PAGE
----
Wills and Trusts Service
If you are a parent or guardian of someone with a learning disability, our Wills and Trusts Service can offer peace of mind that your loved ones will be properly cared for after you pass away.
We have partnered with Bequeathed, a Wills and Trust provider who work with many well known UK registered charities. Bequeathed’s in-house legal team are regulated by The Solicitors Regulation Authority, the regulatory body for solicitors in England and Wales, the STEP Code of Professional conduct for Will preparation in England and Wales and the Fundraising Regulator’s Code of Fundraising Practice.
By leaving a gift in your Will, you can help us enhance the lives of even more children and adults for many years to come.
Frequently asked questions about Disabled Person Trusts
What is a Disabled Persons Trust?
A Disabled Persons Trust (DPT) also known as a Vulnerable Person’s Trust, is a trust which is usually set up for the benefit of a family member who has a disability or learning difficulties.
Why should I set up a Disabled Persons Trust?
A DPT protects vulnerability as well as means tested benefits and support.
If your loved one is vulnerable or lacks capacity, setting up a DPT, can ensure that your child or family member’s future needs are protected in a tax-efficient way, whilst making sure any means tested benefits, they are currently receiving are not at risk of being stopped in the event of your death.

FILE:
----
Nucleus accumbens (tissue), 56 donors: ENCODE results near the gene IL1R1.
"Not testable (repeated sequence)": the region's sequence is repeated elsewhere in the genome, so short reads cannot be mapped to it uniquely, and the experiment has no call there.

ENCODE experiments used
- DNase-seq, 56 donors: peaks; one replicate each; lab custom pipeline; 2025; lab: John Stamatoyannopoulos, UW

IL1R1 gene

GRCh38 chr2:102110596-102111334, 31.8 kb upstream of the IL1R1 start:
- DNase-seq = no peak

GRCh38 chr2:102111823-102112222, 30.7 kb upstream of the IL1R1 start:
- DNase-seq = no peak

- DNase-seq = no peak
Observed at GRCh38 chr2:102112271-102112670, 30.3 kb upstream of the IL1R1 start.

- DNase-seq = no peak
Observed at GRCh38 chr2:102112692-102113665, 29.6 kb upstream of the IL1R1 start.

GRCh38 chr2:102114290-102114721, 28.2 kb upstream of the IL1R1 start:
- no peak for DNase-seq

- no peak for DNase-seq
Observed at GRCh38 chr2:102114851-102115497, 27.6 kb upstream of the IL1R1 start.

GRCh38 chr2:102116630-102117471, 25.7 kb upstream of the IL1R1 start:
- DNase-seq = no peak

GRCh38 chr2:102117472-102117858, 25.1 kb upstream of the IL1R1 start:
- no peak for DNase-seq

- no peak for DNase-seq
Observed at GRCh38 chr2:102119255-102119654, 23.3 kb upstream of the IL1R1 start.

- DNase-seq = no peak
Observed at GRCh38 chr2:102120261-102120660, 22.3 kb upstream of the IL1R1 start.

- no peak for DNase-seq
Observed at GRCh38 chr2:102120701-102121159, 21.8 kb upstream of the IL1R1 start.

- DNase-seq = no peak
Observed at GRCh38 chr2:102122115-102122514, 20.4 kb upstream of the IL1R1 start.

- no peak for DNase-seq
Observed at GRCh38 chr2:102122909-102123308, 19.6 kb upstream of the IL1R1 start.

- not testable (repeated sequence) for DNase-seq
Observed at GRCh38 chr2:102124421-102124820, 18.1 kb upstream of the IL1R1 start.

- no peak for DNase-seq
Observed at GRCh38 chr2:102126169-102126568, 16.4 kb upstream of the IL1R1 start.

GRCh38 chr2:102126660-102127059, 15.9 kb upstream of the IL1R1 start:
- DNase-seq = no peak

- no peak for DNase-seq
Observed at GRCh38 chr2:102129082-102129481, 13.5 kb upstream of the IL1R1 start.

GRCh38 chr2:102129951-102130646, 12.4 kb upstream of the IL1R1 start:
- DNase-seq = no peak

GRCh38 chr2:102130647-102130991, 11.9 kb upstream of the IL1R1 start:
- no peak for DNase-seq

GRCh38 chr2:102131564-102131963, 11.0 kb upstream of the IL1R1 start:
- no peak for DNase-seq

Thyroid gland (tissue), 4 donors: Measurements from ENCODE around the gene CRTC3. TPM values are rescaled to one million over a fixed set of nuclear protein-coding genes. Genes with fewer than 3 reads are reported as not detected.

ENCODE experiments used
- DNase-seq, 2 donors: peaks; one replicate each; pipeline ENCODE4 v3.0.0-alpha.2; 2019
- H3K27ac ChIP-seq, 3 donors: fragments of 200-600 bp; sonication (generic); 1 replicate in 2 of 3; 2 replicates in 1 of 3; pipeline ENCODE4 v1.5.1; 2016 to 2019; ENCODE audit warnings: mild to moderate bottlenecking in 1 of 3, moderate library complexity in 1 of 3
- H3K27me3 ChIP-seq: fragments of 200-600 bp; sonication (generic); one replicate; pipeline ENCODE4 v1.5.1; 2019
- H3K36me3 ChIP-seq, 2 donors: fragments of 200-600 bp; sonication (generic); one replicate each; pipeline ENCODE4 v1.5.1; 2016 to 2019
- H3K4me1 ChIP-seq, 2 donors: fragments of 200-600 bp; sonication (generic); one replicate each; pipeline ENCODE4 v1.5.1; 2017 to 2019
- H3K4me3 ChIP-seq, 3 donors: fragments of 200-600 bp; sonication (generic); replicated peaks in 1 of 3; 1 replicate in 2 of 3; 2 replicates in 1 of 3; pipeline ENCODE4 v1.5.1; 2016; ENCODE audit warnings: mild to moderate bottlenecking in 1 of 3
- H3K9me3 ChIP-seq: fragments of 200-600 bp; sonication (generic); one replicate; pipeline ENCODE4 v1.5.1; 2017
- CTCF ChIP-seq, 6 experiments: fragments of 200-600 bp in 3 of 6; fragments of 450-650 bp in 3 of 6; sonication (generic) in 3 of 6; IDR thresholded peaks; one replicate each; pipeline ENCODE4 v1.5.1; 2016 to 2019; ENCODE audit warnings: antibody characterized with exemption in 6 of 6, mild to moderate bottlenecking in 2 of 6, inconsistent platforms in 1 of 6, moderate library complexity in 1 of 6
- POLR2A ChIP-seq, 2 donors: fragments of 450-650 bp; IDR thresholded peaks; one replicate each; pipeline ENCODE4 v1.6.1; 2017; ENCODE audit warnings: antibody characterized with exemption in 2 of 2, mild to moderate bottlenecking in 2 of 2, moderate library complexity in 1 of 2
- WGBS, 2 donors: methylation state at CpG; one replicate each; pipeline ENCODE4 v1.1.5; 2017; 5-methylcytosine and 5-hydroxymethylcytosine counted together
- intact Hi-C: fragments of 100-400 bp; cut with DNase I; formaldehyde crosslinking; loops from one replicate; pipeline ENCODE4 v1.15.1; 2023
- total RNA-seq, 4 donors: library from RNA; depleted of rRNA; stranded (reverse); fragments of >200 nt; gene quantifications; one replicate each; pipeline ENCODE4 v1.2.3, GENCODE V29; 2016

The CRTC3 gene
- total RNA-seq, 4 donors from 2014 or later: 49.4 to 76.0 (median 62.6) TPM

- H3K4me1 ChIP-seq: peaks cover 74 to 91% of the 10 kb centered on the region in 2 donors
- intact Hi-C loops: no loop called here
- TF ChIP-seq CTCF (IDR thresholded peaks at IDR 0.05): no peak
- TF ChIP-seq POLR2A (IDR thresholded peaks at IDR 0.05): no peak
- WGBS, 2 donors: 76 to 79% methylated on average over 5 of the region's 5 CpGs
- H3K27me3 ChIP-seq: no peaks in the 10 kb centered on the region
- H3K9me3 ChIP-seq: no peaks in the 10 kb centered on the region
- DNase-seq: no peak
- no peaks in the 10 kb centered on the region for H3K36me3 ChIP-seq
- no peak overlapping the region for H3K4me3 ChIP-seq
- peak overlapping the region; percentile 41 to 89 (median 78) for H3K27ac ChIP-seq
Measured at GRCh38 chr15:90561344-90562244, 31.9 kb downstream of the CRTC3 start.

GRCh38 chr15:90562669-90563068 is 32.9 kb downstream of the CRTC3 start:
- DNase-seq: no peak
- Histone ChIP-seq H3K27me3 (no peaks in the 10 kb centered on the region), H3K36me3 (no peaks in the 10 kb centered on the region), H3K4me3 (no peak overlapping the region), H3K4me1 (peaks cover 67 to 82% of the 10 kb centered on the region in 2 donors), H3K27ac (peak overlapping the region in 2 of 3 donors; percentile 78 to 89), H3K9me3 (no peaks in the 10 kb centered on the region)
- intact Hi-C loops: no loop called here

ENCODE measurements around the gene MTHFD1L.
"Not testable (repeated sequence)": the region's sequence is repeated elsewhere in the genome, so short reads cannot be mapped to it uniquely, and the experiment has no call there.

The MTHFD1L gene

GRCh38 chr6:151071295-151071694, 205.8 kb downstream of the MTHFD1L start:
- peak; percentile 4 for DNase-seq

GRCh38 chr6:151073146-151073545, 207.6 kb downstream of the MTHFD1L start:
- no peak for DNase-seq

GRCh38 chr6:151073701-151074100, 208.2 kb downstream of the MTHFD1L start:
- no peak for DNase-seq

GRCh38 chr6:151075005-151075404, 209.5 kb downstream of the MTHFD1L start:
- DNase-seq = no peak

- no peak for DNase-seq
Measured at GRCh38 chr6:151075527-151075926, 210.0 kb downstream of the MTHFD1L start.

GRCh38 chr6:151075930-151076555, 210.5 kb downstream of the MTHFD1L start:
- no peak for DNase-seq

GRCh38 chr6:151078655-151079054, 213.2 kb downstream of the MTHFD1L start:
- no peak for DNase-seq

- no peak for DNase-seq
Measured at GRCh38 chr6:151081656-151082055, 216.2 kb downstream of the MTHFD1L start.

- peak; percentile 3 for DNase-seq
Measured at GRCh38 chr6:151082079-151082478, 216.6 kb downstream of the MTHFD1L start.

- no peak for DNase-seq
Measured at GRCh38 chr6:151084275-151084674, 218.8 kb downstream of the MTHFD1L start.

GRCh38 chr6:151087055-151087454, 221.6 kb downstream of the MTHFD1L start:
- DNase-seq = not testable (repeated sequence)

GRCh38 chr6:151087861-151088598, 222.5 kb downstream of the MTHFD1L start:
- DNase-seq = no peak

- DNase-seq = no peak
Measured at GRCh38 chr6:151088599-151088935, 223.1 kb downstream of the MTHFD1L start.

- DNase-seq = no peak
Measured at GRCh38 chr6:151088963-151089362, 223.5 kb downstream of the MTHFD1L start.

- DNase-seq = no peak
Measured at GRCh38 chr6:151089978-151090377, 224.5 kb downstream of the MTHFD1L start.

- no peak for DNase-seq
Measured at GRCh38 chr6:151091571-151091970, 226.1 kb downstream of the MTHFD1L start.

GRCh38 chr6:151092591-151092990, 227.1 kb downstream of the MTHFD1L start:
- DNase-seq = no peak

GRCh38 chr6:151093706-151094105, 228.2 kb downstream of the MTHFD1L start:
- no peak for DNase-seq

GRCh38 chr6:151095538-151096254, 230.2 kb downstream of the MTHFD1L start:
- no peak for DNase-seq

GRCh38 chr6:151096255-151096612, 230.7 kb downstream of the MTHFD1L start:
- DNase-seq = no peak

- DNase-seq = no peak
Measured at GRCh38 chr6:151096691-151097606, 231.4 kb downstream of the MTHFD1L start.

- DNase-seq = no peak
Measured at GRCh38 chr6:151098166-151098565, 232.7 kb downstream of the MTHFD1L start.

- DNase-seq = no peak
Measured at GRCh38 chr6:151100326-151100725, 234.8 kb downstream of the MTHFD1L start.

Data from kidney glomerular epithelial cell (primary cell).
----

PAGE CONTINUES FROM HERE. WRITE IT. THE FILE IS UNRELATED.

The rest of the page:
Disabled Persons Trust versus Discretionary Trust?
Families tend to think that because their loved one is disabled, and because there is a tax efficient trust called a Disabled Persons Trust, it must be the right choice for them. However, there are a number of factors that need to be considered before deciding which type of Trust to use, depending on your family circumstances. This includes the age of the disabled or vulnerable person, the nature and the long-term prognosis of any disability and the value of assets transferred into the trust. The needs of the family member who has a disability or learning difficulties will also need to considered, for example, where they are likely to live, who will care for them, how the carers will be compensated and the needs of other family members.
Whilst a DPT can offer potential tax advantages the savings in tax depend on a number of factors. This includes; the size of the taxable estate, the level of the beneficiary’s other income and the value of the trust fund, as well as how long the fund is likely to run for, and how it will be managed and used. Whilst Affinity Trust offer a DPT option different conditions apply to each type of DPT and need to be tailored to suit each person’s individual circumstances. We strongly advise potential settlors to seek specialist legal advice to talk through their family circumstances and discuss all their options when considering including a trust of this nature in their Will.